The seal 27 is a weld bead formed at the periphery of the films 25 and 26.
In addition to films 25 and 26 and connectors for liquid, bag 11 comprises a connector for a pneumatic agent (not illustrated, but similar to connector 41 of bag 111 in
The dimensions of bag 11 correspond to those of the reference surfaces 15 and 17 of the shells 13 and 14.
Bag 11 is intended to be clamped by shells 13 and 14 with one of the faces of bag 11 in contact with the face 30 of shell 13 (this face having surface 15 and channels 16), and with the other face of bag 11 being in contact with face 31 of shell 14 (this face having surface 17 and channels 18).
Shell 14 is then brought towards shell 13, until surface 17 is in contact or practically in contact with bag 11, but without shells 13 and 14 being pressed against each other (pre-closing position).
Bag 11 is then inflated: the connectors for liquid are obturated and a pneumatic agent is injected by the connector provided for that purpose.
The effect of inflating bag 11 is that films 25 and 26 respectively conforms to face 30 of shell 13 and face 31 of shell 14.
The press 10 is then closed, that is to say that shells 13 and 14 are strongly pressed against each other while sandwiching the bag 11 (closed position in which bag 11 is clamped between shells 13 and 14).
Films 25 and 26 are then pressed against faces 30 and 31, including at channels 16 and 18 where they form the pipes 12, as shown in
The press 10 and the bag 11 then form a circuit for treating a biological liquid which is ready to be placed in service.
Each actuator 20 enables a pipe 12 to be pinched between its moveable finger and shell 13, to allow or prevent the passage of the liquid at that location.
The sensors 21 have their distal end (the sensitive end) in contact with a pipe 12. Each sensor 21 makes it possible to know a physico-chemical characteristic of the liquid flowing in pipe 12 with which its distal end is in contact, for example its temperature or its pressure without having to actually touch the fluid. Such sensors are well known and include for example pressure sensors that measure pressure via the outer surface of the bag.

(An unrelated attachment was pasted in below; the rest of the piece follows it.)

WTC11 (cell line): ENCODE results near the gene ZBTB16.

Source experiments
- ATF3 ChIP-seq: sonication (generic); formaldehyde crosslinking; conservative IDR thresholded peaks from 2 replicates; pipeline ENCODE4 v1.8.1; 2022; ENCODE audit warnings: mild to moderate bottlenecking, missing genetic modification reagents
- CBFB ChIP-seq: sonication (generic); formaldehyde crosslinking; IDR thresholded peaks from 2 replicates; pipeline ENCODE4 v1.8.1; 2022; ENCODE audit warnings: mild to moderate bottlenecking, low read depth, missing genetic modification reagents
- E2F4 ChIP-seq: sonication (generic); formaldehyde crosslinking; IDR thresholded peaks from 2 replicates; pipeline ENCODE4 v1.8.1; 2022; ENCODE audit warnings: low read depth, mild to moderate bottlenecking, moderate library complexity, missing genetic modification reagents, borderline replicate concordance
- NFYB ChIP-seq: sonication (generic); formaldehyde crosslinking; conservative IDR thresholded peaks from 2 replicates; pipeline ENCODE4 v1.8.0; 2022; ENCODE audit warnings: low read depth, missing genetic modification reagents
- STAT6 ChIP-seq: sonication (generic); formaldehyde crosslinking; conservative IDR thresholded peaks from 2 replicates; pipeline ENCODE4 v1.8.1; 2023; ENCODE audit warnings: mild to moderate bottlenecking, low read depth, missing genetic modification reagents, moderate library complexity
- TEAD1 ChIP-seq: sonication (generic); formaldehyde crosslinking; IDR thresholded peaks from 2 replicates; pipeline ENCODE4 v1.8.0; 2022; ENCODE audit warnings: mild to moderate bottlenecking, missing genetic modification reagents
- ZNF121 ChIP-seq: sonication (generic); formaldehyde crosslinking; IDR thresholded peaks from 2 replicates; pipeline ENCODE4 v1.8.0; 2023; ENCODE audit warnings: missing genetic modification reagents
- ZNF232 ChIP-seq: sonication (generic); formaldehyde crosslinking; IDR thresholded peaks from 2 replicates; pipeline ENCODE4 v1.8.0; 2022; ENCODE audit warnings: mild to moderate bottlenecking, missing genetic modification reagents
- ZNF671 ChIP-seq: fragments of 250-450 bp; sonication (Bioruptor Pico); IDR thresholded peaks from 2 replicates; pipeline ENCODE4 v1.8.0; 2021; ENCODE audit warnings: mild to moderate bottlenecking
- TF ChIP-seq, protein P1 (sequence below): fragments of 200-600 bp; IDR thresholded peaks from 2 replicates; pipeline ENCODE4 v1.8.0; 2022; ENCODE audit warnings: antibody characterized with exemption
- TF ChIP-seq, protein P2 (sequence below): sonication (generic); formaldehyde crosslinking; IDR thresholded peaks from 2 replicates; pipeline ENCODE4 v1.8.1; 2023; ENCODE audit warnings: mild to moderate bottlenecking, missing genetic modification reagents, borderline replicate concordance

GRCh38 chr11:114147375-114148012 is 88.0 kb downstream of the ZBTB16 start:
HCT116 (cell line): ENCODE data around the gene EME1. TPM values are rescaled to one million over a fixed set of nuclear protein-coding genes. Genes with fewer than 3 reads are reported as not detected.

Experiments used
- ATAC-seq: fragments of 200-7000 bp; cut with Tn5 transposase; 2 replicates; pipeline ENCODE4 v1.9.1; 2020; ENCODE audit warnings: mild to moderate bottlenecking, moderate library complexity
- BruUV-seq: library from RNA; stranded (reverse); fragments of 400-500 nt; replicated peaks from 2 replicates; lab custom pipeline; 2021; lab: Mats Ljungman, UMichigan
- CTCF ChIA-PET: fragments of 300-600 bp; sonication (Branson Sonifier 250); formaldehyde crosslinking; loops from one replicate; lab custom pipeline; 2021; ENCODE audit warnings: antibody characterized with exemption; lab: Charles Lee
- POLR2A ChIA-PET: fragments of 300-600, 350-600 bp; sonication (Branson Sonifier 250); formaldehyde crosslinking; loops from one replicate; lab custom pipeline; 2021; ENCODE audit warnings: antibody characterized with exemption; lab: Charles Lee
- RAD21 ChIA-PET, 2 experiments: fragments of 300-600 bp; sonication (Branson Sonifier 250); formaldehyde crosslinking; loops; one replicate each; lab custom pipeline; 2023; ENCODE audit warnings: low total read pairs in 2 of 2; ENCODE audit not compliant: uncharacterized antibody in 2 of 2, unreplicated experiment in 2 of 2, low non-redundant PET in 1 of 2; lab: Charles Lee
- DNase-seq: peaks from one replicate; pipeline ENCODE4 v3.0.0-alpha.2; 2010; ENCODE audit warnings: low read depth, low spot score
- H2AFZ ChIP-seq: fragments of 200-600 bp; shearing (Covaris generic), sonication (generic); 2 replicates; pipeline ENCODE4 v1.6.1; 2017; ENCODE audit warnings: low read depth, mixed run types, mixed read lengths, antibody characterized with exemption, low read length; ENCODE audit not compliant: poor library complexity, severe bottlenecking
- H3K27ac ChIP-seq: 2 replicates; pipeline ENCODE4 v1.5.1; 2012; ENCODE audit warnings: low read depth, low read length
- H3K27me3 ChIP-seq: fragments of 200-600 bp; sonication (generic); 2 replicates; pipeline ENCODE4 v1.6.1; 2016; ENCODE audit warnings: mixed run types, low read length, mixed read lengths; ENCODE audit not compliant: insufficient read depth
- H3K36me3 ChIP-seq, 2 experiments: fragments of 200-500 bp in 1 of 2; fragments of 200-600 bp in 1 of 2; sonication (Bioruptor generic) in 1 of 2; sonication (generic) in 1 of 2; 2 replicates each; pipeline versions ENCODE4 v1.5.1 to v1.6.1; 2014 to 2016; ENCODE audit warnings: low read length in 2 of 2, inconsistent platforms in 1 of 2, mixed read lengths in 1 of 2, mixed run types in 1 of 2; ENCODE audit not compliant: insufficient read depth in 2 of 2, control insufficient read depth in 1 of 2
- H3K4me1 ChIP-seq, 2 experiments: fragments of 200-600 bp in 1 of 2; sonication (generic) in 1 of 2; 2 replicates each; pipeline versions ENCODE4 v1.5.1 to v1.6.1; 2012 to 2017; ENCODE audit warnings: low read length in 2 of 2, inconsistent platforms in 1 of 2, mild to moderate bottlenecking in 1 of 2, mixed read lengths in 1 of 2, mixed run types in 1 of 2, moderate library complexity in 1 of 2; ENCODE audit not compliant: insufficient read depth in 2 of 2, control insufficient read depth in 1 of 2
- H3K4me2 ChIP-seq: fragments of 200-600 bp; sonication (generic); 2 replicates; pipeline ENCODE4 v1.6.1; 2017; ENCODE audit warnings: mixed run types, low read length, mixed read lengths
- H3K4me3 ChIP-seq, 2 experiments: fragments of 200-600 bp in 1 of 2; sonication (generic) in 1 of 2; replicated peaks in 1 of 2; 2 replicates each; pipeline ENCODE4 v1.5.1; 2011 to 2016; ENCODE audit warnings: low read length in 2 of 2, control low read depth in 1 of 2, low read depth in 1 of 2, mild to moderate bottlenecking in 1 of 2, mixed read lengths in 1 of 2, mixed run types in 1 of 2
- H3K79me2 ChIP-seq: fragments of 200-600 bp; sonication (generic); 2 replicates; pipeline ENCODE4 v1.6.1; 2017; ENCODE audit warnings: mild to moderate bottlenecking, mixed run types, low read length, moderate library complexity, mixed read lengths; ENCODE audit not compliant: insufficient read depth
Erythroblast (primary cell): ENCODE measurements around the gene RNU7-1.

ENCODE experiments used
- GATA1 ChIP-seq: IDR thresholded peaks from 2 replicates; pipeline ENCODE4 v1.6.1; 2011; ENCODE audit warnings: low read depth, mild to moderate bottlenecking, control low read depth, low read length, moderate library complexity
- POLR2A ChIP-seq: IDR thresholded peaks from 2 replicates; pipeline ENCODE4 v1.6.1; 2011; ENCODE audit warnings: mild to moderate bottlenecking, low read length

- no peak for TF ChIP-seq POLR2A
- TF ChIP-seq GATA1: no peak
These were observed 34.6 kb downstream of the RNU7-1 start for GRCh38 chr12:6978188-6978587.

When the biological liquid to process in the circuit formed by press 10 and bag 11 has to be protected from contaminations, bag 11 is provided with obturating plugs in place on each of the connectors for liquid and on the connector for a pneumatic agent and it is sterilized, for example by gamma irradiation. The pneumatic agent injected inside bag 11 is purified. For instance, the pneumatic agent is compressed air purified through an hydrophobic filter such as an AERVENT® available from the company Millipore connected to the inflation connector.
With the aid of
For similar parts the same numerical references have been kept as on
Whereas in press 10 or 10′ (
As can be seen more particularly in
In the initial state of bag 111, none of the pipes 112A to 112F has been formed. The connectors 40A to 40E then each appear as connector 41, which is the only one not to be associated with a liquid routing network pipe at the time of the shaping of bag 111 by the press 110.
Films 125 and 126 which form bag 111 are each rectangular and of the same dimensions. They are attached to each other by a peripheral seal 127, here a weld in the form of a weld bead extending parallel to the edge of the films, except in the corners where the internal limit of the weld is oblique. In each corner, an opening 42 is formed, here with a right-angle triangle contour, which is surrounded by the weld 127.
It will be noted that the connectors for liquid 40A to 40E and the connector 41 for a pneumatic agent all open on the inside and on the outside of the closed contour delimited by the weld 127.
Within the contour delimited by weld 127, bag 111 encloses two filters 43 and 44 disposed between the films 125 and 126 at predetermined locations, each of the filters 43 and 44 being attached to those films, here by welding.